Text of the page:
Consider coal; something most of us are familiar with and which is a commodity; something freely available. Although there are many different types of coal most of us treat coal as coal, we can’t distinguish Anthracite from Bauxite, so when it comes to purchasing coal we tend to seek out the lowest cost per tonne. This near exclusive focus on price lies at the heart of commoditization. When faced with two or more quite similar offerings you are more likely than not going to choose the one which is cheaper. And the reason why it is increasingly difficult to distinguish one product or service from another is paradoxically because we know more about them. The impact of technology and availability of information (through such mediums as the internet) make it much easier to compare one product and service from another. Such transparency reinforces the impacts of commoditization because it allows you to play one provider off against another; knowledge is indeed power. There are also a range of factors driving commoditization. These include the impacts of China, Brazil, India and South Africa; the aging of the western economies; the never ending drive of technology and of course the impact of economic cycles. All these help to drive the effects of commoditization deeper into the economy.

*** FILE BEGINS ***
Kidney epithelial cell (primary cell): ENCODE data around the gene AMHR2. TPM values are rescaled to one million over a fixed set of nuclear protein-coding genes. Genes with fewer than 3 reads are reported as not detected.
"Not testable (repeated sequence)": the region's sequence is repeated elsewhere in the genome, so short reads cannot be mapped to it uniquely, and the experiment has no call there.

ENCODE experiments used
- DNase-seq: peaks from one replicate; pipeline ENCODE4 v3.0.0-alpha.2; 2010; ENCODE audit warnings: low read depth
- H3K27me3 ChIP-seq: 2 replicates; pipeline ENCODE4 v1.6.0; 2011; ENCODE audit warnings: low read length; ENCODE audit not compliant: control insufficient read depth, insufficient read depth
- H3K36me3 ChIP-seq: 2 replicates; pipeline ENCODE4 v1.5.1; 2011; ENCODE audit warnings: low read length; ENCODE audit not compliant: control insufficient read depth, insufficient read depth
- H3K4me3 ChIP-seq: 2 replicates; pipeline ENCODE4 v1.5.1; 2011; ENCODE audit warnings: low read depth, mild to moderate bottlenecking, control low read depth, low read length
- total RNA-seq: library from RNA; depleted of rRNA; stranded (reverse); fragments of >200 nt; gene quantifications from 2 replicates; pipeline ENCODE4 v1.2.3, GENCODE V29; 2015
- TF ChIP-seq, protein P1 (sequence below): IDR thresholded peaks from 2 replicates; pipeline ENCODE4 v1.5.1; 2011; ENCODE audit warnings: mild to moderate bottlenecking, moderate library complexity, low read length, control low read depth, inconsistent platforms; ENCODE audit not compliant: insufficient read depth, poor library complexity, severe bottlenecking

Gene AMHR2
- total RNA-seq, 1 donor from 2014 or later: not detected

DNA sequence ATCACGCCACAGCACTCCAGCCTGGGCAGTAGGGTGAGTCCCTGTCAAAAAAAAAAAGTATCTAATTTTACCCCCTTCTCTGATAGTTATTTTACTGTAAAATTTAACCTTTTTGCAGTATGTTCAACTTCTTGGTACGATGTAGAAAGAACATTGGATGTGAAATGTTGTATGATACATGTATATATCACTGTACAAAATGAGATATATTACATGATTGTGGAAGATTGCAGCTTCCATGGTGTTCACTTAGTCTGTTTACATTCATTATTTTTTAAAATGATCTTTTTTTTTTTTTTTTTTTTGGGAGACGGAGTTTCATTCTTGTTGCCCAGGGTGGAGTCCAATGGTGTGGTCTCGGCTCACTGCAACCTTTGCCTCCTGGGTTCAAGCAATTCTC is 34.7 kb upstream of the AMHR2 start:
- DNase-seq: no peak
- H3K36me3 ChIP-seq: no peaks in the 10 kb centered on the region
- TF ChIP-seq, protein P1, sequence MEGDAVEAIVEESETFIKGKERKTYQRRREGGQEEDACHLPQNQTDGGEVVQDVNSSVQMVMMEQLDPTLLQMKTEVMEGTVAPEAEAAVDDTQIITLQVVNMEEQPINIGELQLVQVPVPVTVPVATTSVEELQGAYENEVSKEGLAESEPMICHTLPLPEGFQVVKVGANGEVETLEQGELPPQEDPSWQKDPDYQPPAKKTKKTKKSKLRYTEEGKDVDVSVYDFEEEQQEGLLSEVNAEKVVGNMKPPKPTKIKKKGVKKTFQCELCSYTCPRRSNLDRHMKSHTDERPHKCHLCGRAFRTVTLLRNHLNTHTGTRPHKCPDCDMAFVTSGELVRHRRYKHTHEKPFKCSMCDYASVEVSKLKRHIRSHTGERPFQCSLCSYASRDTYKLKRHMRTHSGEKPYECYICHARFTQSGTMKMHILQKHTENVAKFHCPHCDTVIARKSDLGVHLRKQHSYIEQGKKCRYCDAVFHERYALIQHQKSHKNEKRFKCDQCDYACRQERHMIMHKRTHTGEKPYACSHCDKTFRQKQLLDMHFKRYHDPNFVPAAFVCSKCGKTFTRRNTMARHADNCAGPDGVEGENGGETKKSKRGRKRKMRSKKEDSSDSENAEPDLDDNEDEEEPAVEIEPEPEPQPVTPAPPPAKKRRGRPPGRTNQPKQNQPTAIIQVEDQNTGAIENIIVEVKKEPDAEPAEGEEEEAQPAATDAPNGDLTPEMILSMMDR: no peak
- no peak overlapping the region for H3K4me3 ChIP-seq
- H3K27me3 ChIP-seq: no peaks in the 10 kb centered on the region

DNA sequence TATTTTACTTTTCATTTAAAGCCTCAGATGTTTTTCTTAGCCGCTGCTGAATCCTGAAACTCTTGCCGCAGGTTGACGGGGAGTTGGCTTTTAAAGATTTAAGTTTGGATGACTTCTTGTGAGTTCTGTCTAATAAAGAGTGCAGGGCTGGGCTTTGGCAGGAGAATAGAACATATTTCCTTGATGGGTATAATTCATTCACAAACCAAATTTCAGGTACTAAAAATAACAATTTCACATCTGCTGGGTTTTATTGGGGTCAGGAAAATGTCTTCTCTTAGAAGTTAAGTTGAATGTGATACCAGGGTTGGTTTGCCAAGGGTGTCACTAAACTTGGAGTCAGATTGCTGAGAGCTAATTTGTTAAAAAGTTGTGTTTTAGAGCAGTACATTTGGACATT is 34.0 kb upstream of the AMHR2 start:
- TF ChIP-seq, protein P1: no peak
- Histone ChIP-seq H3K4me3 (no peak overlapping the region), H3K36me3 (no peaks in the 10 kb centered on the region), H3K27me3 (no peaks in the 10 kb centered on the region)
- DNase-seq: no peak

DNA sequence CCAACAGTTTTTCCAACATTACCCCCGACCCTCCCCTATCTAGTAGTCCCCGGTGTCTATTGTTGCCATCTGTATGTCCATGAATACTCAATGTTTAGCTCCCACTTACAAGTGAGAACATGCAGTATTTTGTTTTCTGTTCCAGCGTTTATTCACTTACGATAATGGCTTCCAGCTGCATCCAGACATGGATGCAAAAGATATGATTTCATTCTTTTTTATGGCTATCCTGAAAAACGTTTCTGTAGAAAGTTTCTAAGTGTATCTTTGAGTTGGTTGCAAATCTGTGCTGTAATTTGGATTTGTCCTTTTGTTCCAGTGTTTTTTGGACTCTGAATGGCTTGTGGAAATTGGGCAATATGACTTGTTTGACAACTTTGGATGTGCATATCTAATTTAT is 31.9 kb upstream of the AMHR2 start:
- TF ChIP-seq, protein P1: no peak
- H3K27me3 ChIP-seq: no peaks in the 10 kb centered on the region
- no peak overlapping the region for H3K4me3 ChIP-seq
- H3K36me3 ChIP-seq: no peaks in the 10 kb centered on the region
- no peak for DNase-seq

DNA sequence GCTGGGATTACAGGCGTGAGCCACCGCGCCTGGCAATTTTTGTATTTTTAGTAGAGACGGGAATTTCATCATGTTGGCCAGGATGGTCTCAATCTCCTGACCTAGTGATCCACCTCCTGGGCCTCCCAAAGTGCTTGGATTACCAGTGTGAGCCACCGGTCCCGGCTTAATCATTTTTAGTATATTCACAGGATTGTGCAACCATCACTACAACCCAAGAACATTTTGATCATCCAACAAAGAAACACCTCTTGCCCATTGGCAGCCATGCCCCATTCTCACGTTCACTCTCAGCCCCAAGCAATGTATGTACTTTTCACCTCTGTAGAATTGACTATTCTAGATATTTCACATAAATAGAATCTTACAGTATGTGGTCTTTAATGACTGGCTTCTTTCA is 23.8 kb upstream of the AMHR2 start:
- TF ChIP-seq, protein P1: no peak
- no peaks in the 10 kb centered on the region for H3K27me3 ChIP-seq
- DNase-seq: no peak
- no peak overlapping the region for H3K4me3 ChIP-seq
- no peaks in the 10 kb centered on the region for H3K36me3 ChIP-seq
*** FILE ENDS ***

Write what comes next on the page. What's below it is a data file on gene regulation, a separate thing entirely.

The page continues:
Although familiar with common commodities such as coffee and cotton, we may be less so with the products and services we purchase. For example, do you consider IT or project managers as a commodity? They are. Their costs are much lower in real terms than 10-15 years ago because their craft is now visible through standardized methods, tools, techniques and software. Taking these two examples of commoditization further helps us to understand why commoditization is something every organization should be increasingly concerned with.
All organizations, unless a monopoly, are subject to competitive forces. And when competing in the open market, we use a range of approaches to beat off the competition. However, the competitive forces we now have to deal with are different from those in the past because of the impacts of commoditization. It is clear that competing on price alone is a strategy with which few succeed.
Addressing commoditization necessitates a more considered response, and has to tackle not only the broad competitive landscape but also the full spectrum of organizational activities. When faced with a competitor with a ruthless focus on price you need to respond more creatively and comprehensively. Nothing should be left off the agenda; there can be no sacred cows.
As you read this, you may have wondered whether it is something that you and your organization should be concerned about. An in depth response is provided in a groundbreaking and important Gower book called Commoditization and the Strategic Response. Read all of chapter one – Commitization – coming to a company near you.